Again with the Crappy High School Poetry

Lord help us, they just keep coming! That’s right, just when you dared to hope that the parade of execrable verse would end… “She #4″ rears its ugly head to give you an open-handed literary slap to your metaphorical mouth.

Now that’s some wicked awesome wordsmithing. Oh yeah… I still got it.

Okay, we’ve put this off long enough. To the crappy poem I wrote in high school, ol’ chum!

let’s see… there’s gotta be a reference to the “soul” in there somewhere… 

She #4

Through a night ever reaching
For an unattainable day
I found myself weeping, held captive by
The thoughts that fell slowly from my mind
To fill my empty heart with her.

In a faintly bitter morning
Of an indistinguishable day
I found myself walking, one with
The unfeeling streets, the hidden sun
Reminding me of her

In a hazy dusk, softly descending,
Of an imperceptible day
I found myself wondering, my continuous daydreams
Replaying shared feelings of both
Love and pain, a monument to her.

Through a night swiftly moving
Towards the next inevitable day
I found myself wishing, a slave
To memory, crying for an end to my world.
A world without her.

Thoughts and comments:

  • As you can see, this was a valiant attempt at… something or other. I was apparently trying to impose some kind of structure on the thing, but the structure is completely arbitrary, adds nothing to the meaning, and relies on adjectives that end with -able.
  • Just like all the best poetry!
  • My description of the next day as “unattainable” clearly doesn’t hold water, as the very next stanza takes place in an obviously attained morning.
  • Thoughts falling from the mind to heart… Not an anatomical genius, was young Price.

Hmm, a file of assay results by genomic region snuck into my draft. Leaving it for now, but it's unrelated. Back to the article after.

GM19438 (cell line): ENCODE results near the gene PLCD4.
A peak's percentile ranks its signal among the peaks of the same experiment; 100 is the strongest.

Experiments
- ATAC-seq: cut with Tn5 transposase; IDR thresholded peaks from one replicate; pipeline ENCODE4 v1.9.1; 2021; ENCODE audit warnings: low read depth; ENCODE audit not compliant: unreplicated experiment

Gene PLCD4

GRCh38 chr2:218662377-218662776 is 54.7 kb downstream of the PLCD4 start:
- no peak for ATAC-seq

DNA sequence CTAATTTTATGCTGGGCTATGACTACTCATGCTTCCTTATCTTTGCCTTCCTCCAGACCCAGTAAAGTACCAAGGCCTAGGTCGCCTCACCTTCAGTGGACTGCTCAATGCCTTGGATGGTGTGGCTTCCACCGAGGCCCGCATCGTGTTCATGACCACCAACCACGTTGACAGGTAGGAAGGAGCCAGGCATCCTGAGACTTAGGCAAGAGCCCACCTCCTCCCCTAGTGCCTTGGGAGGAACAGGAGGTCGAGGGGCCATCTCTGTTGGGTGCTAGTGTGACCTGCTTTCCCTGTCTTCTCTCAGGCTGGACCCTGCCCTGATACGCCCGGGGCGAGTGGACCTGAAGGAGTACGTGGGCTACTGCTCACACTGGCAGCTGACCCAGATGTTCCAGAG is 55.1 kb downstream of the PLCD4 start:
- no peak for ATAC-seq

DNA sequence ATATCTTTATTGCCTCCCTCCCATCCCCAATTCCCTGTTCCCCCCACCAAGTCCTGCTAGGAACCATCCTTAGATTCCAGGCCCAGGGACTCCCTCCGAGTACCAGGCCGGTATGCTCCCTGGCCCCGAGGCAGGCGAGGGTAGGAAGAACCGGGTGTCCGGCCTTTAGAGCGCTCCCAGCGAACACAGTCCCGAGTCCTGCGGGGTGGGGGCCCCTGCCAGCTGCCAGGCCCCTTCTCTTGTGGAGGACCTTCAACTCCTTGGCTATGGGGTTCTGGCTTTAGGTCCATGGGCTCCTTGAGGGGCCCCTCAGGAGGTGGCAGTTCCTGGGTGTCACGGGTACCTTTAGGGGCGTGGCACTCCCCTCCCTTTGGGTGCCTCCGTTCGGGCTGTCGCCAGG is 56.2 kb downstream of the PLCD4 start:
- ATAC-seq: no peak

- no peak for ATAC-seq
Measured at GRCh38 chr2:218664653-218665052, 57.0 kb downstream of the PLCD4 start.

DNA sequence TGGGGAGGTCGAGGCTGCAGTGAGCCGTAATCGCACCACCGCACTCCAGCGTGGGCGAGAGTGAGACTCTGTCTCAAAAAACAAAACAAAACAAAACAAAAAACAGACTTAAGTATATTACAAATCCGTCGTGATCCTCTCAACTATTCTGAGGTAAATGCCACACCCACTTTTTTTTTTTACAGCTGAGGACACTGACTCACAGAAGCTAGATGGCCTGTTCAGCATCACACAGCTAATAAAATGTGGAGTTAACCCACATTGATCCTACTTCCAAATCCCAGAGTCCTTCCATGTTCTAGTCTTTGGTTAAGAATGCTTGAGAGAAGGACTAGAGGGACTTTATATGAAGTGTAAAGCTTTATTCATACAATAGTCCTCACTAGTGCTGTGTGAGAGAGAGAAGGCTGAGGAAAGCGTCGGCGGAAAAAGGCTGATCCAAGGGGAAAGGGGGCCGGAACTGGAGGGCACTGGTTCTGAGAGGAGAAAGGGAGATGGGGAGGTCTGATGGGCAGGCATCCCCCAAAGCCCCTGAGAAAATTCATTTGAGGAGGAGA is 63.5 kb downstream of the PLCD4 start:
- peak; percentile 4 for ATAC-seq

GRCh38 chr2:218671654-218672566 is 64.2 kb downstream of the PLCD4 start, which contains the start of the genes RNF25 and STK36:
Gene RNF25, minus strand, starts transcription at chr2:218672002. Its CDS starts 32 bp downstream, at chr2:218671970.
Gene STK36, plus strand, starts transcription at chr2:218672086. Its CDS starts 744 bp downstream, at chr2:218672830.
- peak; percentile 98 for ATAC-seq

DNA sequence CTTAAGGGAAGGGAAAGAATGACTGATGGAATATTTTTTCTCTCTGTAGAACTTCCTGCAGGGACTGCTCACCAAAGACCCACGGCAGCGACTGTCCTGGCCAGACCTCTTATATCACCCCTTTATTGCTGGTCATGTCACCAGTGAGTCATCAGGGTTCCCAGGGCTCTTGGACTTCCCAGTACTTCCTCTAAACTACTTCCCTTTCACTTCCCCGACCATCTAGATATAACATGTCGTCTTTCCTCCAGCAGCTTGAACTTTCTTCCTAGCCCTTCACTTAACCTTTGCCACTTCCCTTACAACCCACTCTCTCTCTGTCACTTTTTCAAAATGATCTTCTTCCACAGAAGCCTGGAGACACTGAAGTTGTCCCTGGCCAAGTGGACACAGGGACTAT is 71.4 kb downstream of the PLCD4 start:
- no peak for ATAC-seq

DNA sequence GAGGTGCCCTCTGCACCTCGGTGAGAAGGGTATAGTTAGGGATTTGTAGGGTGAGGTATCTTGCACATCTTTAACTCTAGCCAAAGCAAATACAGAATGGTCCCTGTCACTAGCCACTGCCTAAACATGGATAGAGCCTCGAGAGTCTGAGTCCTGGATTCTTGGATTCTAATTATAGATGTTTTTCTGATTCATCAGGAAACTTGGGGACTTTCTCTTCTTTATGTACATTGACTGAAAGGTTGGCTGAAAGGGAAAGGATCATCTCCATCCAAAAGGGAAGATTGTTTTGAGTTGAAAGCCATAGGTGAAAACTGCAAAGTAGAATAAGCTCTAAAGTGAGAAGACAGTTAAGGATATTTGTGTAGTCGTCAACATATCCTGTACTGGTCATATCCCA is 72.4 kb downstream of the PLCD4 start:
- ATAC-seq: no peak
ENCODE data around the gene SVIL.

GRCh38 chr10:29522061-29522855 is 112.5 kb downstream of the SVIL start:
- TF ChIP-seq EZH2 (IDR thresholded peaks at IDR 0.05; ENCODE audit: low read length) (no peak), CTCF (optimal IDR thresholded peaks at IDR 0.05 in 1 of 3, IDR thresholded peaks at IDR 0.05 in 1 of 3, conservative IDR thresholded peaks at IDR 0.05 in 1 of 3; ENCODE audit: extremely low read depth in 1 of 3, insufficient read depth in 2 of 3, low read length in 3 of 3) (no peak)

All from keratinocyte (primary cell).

• Shall I compare thee to a depressing, cloudy day? Apparently so, since “the hidden sun” reminds me of her.
  • “Imperceptible” day? Imperceptible? Okay, it’s pretty obvious that I’m reaching here, just trying to shoe-horn in a word that kind of sounds like words I’ve used before. But… not only does the word “imperceptible” not make a lick of sense–how can you fail to perceive a day?–but it also breaks from the ironclad -able rule to run with the simliar but inarguably inferior -ible suffix. Bad form, sir. Bad form.
  • Did I just walk around and pine all day? ALL DAY? No school, no job? I’ve just got all the time in the world to wander aimlessly and mope. What a life!
  • To be fair, maybe it was the weekend.
  • At the end of this latest outing, I’m “crying for an end to my world, a world without her.” If you weren’t clued in before that this was a crappy high school poem, you are now. It’s just a fancy way of saying, “Oh, she’s gone… somewhere… and I wish I was dead.” So far, this has been the general subject of… hmm, let me check the numbers… approximately 104.6% of my high school poems.
  • I may have allowed a rounding error into my figuring.
  • I’m weeping, I’m walking, I’m wondering, I’m wishing. If I could encapsulate the whole lame cycle into a single w-word, it would have to be whining.
  • So is she dead? Sure. Why not? I mean, who knows what I was thinking when I penned this drivel? I don’t think it was about any one girl in particular. Maybe it’s about a girl that just wouldn’t go out with me… in which case, it could conceivably be about every single girl at my high school.

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